So, when should I use my hazard lights?

The clue is in the name, really – you should use hazard warning lights either to warn other road users of a hazard up ahead, or to alert those road users when your vehicle is itself presenting a hazard.
Let's go into each of these scenarios in a little more detail.

Warning other road users of a hazard up ahead

You may use your hazard warning lights if you are travelling on a motorway or unrestricted dual carriageway (i.e., one subject to the relevant national speed limit of 70mph) and you have detected an obstruction up ahead that you need to warn following drivers about.
This hazard could be, for example, another vehicle that has come to a stop in (or even near) moving traffic, or simply a vehicle moving slower than the flow of traffic – a lorry climbing a steep hill, for example. Or there could be congestion up ahead.

In all of these cases, you should warn drivers behind you of what's coming up, so that they can brake early and be prepared – and so that they can, in turn, warn drivers behind them.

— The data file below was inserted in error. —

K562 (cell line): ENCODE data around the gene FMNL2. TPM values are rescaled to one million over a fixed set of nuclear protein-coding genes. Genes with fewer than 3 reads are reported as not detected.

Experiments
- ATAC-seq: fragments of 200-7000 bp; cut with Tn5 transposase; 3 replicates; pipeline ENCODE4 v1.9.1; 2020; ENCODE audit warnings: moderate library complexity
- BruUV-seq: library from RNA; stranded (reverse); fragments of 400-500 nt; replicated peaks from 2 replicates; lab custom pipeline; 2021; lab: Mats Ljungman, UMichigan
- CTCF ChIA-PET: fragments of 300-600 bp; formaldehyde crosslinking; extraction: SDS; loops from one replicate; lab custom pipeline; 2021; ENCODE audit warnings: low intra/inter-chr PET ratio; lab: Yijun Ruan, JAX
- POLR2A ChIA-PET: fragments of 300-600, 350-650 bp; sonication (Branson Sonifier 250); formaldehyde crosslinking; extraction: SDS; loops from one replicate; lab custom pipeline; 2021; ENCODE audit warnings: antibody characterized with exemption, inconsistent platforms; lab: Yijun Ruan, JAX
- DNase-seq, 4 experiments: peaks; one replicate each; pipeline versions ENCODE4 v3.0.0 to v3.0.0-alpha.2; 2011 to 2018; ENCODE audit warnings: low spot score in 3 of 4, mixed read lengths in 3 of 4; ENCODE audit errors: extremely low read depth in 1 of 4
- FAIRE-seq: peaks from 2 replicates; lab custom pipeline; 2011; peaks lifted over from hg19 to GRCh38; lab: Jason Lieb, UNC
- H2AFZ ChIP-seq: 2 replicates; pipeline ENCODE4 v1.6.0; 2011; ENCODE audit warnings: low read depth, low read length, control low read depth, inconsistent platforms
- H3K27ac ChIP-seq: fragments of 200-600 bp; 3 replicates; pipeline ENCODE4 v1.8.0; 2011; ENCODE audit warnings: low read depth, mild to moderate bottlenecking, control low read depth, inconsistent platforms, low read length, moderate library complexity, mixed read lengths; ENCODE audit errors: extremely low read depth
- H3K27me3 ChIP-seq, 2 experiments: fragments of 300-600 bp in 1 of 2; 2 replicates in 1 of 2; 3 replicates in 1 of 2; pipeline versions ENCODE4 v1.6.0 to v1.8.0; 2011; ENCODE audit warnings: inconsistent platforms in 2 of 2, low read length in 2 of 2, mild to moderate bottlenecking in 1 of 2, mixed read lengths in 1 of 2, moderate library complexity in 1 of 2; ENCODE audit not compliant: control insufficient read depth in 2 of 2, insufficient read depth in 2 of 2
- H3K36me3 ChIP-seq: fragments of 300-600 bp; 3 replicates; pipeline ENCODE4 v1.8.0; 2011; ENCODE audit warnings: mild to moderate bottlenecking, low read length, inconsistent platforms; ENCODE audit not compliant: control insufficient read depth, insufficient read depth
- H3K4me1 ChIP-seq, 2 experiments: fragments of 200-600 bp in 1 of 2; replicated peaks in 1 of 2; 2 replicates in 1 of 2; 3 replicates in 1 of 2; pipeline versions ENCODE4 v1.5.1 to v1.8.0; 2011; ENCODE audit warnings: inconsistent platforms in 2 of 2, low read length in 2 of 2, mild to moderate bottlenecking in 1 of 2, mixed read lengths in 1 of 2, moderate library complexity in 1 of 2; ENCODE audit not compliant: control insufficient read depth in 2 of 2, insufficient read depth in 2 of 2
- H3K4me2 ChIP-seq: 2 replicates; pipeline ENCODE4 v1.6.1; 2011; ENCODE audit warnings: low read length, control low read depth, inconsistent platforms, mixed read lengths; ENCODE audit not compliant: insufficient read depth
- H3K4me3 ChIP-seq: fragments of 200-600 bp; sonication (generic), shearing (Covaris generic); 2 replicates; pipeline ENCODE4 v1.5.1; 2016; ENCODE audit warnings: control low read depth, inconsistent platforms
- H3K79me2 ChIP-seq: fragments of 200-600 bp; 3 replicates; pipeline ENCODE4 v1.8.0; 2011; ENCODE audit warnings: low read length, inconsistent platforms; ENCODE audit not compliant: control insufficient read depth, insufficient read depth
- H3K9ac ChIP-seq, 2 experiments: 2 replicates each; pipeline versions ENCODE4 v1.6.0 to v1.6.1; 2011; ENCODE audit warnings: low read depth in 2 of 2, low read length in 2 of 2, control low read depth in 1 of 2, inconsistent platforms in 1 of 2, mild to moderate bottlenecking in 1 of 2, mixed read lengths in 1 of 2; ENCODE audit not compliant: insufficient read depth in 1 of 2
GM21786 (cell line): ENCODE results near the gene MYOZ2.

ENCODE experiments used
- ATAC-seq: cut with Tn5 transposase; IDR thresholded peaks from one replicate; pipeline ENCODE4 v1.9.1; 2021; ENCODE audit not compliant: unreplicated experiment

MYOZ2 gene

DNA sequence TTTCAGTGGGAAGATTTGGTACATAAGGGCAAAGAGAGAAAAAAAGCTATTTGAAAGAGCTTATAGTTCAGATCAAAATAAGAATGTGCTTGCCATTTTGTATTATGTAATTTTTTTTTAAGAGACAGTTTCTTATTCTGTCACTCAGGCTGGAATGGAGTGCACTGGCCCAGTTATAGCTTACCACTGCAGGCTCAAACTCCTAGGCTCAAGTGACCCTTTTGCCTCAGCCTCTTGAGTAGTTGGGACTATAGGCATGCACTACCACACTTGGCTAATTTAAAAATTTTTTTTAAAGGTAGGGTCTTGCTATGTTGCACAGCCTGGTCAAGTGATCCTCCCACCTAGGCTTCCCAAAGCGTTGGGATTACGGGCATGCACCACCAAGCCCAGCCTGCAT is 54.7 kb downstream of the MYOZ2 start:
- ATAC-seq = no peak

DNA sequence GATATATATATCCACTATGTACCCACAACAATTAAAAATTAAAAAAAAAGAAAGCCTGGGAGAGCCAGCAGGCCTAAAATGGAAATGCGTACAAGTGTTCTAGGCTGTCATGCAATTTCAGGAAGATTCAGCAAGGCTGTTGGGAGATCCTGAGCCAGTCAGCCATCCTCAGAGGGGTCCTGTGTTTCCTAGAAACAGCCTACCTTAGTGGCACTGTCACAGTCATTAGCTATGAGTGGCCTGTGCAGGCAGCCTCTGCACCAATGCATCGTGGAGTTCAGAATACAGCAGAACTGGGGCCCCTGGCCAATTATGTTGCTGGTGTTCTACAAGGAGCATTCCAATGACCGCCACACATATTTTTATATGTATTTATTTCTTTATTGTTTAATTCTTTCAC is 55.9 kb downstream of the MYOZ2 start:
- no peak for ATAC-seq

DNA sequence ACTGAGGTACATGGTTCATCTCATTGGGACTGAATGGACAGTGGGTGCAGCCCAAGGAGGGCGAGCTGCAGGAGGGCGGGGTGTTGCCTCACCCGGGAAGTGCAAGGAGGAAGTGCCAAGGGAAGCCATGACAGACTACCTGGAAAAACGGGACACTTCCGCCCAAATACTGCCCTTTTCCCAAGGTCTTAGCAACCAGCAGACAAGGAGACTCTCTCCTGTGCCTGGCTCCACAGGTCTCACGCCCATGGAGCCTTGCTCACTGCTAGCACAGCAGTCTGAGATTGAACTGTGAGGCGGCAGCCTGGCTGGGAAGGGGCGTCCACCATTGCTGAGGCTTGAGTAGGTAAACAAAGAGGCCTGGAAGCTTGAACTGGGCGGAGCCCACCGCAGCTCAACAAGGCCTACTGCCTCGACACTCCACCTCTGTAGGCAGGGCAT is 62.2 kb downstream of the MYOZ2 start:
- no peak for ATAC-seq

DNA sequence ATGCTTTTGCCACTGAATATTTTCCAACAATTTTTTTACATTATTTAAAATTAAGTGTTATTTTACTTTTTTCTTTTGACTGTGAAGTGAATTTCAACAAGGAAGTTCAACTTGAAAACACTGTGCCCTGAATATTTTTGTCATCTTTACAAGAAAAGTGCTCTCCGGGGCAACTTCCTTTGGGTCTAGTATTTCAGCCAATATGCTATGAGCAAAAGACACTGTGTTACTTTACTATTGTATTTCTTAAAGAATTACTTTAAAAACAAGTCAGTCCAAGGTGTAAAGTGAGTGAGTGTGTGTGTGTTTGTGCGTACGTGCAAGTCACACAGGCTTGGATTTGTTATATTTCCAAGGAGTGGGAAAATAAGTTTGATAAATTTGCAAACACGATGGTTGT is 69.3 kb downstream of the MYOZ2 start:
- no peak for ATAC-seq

But hold on: wouldn’t you be braking for the hazard anyway, meaning that your brake lights would do the job of alerting drivers behind you of a hazard up ahead?

True – but remember that brake lights will light up in the same manner whatever speed you brake at, so there is no way for those drivers behind you to tell how fast you are having to brake – and how fast they will need to brake in turn, to avoid a collision with you.

Adding your hazard lights is an effective way of alerting drivers behind you that you are braking heavily, and that they should prepare to do the same – after using their own hazards to alert drivers behind them.